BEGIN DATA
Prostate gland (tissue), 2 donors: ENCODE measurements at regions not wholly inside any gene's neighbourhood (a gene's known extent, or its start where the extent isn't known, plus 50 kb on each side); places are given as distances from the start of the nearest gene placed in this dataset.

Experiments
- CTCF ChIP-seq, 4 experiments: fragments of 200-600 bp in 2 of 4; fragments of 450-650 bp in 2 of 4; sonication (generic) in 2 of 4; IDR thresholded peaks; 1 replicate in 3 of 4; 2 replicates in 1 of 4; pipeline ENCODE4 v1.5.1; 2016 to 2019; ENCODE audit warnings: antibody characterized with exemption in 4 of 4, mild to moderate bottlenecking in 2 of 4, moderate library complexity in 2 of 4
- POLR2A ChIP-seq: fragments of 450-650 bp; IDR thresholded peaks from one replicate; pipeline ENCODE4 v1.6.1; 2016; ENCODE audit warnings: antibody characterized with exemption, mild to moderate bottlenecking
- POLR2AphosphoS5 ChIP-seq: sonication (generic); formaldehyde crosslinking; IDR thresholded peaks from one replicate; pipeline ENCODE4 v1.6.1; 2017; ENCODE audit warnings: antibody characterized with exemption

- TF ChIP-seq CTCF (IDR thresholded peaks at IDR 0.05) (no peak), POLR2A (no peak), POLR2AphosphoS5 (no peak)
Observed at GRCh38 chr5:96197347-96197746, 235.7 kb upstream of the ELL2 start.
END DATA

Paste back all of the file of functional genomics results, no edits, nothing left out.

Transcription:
Prostate gland (tissue), 2 donors: ENCODE measurements at regions not wholly inside any gene's neighbourhood (a gene's known extent, or its start where the extent isn't known, plus 50 kb on each side); places are given as distances from the start of the nearest gene placed in this dataset.

Experiments
- CTCF ChIP-seq, 4 experiments: fragments of 200-600 bp in 2 of 4; fragments of 450-650 bp in 2 of 4; sonication (generic) in 2 of 4; IDR thresholded peaks; 1 replicate in 3 of 4; 2 replicates in 1 of 4; pipeline ENCODE4 v1.5.1; 2016 to 2019; ENCODE audit warnings: antibody characterized with exemption in 4 of 4, mild to moderate bottlenecking in 2 of 4, moderate library complexity in 2 of 4
- POLR2A ChIP-seq: fragments of 450-650 bp; IDR thresholded peaks from one replicate; pipeline ENCODE4 v1.6.1; 2016; ENCODE audit warnings: antibody characterized with exemption, mild to moderate bottlenecking
- POLR2AphosphoS5 ChIP-seq: sonication (generic); formaldehyde crosslinking; IDR thresholded peaks from one replicate; pipeline ENCODE4 v1.6.1; 2017; ENCODE audit warnings: antibody characterized with exemption

- TF ChIP-seq CTCF (IDR thresholded peaks at IDR 0.05) (no peak), POLR2A (no peak), POLR2AphosphoS5 (no peak)
Observed at GRCh38 chr5:96197347-96197746, 235.7 kb upstream of the ELL2 start.